For me, internalizing this message and seeing a few good examples was enough to move me to action.  When you think about "getting in shape" in terms of "natural athletes" vs. "regular people", it's easy to write off the possibility of meaningful change.  But when you think of it in terms of "just putting in the work"...that's a different story.  At that point, I realized: I can do this.  I know how to work hard, maintain discipline, and follow and monitor a plan.  Heck, I do that in my work all the time.  This is something I can realistically achieve.  

So I started putting changes in place.  After a few months of doing the body-weight exercises I mentioned above, I decided to start adjusting my diet.  I didn't "go on a diet", but rather started trying to build healthier eating habits.  Basically, this meant moving towards a the kind of diet your grandmother always said you should be eating - cut down on the breads and sweets, cut down on between-meal snacks, and eat lots of vegetables.  In fact, for the first few months I completely cut out between meal snacks.  I also cut way down on my alcohol consumption.  I went from "a drink or two before bed" down to "one drink once in a while".

For my meals, I started making a point of having a sizable serving of green vegetables with every lunch and dinner and cutting down on the refined carbohydrates (breads, pasta, etc.).  To facilitate this, I started pre-cooking my lunches for the week.  On Sunday evening, I prepare four days worth of lunch (I still take advantage of "free lunch Friday" at the office) which I then portion out so that I can just grab them each morning before I leave.  As an example, last week I made turkey burgers and chicken breast (for alternate days), roasted sweet potatoes, broccoli sautéed with onions, and some chopped kale salad from Wegmans.  Lest this sound boring, I make liberal use of the spice cabinet to jazz things up.  We have a number of interesting spice mixes from Pennzey's that add a lot of flavor to the meat and veggies.

After about three months of this, I was down about 15 pounds (from 191 to around 175) and was feeling stronger from the strength training.  However, it was also becoming clear that I needed to be more organized about my training.  This whole "cobble together a workout from YouTube videos" think worked fine initially, but it was becoming clear that I didn't really know what I was doing.  I was starting to notice some strength imbalances and mobility issues and I didn't know how to address them or work around them.  So I decided to get myself on an organized training program.

I decided to go with the Athlean-X "AX-1 Training Camp" program.  I chose this partly because I was already familiar with the YouTube channel and trusted the quality of the material.  But the program had several other aspects that I found very appealing:

  1. It takes a "don't waste time" philosophy, which they sum up as "trading time for intensity".  The short version is that, unless you have difficulty executing one or more of the exercises (which did occasionally happen to me), the workouts shouldn't last more than 40 minutes (about 45 if you do the optional "six-pack shuffle" abdominal workouts that are included).  In fact, some of the conditioning workouts can take as little as ten minutes (just don't mistake "short" for "easy").
  2. The entire program can be accessed from your phone.  It's a mobile-friendly website that lets you access your workouts, watch the demo videos, and keep track of your weight and repetition numbers for each exercise.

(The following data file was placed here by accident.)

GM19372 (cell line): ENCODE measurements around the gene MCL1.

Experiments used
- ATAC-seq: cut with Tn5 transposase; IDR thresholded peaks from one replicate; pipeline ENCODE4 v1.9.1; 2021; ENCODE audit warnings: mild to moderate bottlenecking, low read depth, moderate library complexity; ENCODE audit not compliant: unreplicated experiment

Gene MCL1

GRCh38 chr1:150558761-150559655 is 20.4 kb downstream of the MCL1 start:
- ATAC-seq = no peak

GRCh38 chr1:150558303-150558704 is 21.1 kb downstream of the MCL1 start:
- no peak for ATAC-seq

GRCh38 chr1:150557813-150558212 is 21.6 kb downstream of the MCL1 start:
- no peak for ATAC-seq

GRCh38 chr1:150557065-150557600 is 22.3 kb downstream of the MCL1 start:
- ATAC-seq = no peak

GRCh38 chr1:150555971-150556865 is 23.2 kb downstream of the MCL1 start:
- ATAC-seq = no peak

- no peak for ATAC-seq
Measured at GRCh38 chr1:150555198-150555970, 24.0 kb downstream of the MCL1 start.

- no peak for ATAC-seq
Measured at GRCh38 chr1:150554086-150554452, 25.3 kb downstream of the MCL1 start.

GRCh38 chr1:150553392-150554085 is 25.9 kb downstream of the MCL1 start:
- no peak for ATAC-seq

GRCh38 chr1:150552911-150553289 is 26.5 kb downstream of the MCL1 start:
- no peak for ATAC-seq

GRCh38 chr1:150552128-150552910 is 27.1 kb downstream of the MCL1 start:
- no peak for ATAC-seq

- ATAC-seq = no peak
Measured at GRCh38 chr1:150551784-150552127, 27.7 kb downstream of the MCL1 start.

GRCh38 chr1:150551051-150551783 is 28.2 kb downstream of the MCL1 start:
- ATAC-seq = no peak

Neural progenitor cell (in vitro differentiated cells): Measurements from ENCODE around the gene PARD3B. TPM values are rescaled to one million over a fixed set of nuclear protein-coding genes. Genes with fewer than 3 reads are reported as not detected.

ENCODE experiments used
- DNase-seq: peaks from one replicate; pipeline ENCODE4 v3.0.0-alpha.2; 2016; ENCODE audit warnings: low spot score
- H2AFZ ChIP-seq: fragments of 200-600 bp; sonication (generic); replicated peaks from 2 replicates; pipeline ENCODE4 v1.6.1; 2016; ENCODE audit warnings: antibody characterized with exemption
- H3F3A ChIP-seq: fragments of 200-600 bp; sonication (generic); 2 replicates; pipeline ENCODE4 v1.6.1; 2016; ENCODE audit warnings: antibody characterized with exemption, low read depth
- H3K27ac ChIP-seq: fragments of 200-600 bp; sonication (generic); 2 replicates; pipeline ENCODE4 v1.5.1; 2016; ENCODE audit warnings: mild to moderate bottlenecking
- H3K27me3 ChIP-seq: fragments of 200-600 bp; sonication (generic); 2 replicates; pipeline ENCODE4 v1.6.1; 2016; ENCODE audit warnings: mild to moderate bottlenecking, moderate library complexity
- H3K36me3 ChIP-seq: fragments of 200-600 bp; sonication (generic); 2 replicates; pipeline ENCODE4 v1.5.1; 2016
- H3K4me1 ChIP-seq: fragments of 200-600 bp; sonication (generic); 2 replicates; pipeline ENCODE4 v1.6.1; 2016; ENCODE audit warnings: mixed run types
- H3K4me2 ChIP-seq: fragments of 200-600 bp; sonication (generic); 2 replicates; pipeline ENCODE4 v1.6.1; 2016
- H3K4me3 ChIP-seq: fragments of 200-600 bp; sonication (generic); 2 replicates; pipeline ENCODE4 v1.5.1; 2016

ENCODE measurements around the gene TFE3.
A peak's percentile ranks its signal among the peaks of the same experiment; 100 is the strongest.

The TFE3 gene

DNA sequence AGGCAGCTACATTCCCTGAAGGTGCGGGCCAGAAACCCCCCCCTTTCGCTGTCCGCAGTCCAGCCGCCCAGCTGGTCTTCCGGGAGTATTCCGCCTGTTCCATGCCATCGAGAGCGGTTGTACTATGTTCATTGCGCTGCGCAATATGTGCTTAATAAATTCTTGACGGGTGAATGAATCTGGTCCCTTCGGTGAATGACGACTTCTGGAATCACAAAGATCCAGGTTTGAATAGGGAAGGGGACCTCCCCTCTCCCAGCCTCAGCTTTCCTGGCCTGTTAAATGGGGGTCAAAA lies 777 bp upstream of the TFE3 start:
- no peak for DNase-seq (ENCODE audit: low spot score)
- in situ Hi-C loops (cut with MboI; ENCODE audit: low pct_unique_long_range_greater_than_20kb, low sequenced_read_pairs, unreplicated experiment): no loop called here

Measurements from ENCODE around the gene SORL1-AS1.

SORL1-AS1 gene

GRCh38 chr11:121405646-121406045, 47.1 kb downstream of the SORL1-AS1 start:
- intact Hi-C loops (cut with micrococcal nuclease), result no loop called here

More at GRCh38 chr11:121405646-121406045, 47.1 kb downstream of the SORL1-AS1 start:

3. You can do the all the workouts from home with relatively little equipment.  I only had to buy a doorway pull-up bar, a physio ball, and a set of adjustable dumbbells.  Not only does it save money over a gym membership, it also saves time - no driving back and forth.  (Note that really do need an adjustable dumbbell set.  The program is based on lifting to failure in a certain range of repetitions, so you need to be able to move the weight up and down in fairly small increments, and the only way to do that is to have adjustable dumbbells or have a rack of a dozen dumbbells in five-pound increments, which is both costly and takes up a lot of space.)  In fact, the entire program has a "no excuses" philosophy to exercise, offering adaptations and substitutions you can make to the exercises.  One of the "extras" is a set of videos showing various ways to get an exercise in even if you don't have the "proper" equipment for it.  There are also plenty of options offered for the conditioning workouts, including ones that can be done indoors with zero equipment.

I've been really enjoying this program so far and would definitely recommend it.  The one thing to keep in mind is that when Athlean-X uses the tagline "if you want to look like an athlete, you have to train like an athlete," they aren't kidding.  Even though it's the "beginner-level" program, AX-1 is definitely challenging and requires dedication.  If you are extremely over-weight or if you haven't been exercising at all, then don't expect to have an easy time with it.  You might want to consider starting with something less demanding or be prepared in advance to repeat the first month several times.  (The program is structured around three one-month phases, each of which ends in a "challenge".  If you don't "pass" the challenge, you're supposed to repeat the current phase until you can pass.  You also repeat the challenges in later months, so you can track the changes in your performance.)

Results

Long story short: so far, my results have been very good.  

At this point, I'm down to about 168 pounds and in the best shape of my life by far.  I don't look like a fitness magazine model or anything, but I look better and feel feel stronger than I ever have and my energy and endurance levels, both physical and mental, are higher than before.  I'm also discovering bones and muscles that I didn't even know I had, which is cool but kinda weird at the same time.